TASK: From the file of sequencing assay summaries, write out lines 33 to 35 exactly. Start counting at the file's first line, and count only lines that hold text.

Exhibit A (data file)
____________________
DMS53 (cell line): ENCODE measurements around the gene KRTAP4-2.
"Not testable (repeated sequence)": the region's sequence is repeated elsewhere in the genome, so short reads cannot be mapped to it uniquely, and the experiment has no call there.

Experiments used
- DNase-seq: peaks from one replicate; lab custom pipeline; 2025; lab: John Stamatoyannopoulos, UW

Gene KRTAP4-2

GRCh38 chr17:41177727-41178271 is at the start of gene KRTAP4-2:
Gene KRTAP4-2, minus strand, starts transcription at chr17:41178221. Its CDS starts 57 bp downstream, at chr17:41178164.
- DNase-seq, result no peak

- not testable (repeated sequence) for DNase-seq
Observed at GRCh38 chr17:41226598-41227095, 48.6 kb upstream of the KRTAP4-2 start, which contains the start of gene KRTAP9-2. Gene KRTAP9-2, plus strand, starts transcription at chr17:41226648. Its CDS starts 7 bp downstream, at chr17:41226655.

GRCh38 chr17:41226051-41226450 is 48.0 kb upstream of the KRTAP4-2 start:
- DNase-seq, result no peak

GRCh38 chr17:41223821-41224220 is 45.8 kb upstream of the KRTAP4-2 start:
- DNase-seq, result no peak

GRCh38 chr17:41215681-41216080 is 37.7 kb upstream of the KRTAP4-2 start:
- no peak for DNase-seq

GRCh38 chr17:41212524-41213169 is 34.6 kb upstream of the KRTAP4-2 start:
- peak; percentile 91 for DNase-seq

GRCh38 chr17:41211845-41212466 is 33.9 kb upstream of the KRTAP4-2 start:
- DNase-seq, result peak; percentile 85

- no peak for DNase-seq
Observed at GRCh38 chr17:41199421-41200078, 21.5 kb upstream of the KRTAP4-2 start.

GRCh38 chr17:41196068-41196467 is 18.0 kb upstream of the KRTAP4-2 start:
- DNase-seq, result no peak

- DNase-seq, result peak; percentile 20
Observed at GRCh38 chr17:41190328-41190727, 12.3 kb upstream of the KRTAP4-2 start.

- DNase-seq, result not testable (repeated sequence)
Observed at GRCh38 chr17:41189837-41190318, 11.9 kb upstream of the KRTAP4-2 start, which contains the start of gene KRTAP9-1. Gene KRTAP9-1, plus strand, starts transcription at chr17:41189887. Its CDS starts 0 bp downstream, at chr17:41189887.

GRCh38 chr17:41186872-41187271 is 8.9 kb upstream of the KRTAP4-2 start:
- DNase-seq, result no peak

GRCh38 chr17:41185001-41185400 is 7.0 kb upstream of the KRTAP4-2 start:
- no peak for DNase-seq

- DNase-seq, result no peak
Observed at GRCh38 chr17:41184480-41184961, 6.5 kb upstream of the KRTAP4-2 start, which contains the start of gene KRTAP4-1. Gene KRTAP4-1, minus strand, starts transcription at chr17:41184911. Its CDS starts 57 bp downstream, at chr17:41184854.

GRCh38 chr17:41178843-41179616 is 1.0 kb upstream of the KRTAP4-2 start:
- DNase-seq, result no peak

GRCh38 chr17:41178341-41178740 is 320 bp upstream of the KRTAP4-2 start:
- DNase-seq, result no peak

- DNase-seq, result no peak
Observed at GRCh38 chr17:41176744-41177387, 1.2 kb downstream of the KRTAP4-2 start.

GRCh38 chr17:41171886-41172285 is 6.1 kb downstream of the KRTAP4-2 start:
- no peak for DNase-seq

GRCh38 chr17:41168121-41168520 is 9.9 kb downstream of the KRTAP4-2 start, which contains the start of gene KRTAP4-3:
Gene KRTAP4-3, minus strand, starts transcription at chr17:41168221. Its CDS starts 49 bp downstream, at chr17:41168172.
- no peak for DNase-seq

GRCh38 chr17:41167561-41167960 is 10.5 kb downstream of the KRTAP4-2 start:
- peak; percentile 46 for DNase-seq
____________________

- DNase-seq, result no peak
Observed at GRCh38 chr17:41184480-41184961, 6.5 kb upstream of the KRTAP4-2 start, which contains the start of gene KRTAP4-1. Gene KRTAP4-1, minus strand, starts transcription at chr17:41184911. Its CDS starts 57 bp downstream, at chr17:41184854.

GRCh38 chr17:41178843-41179616 is 1.0 kb upstream of the KRTAP4-2 start: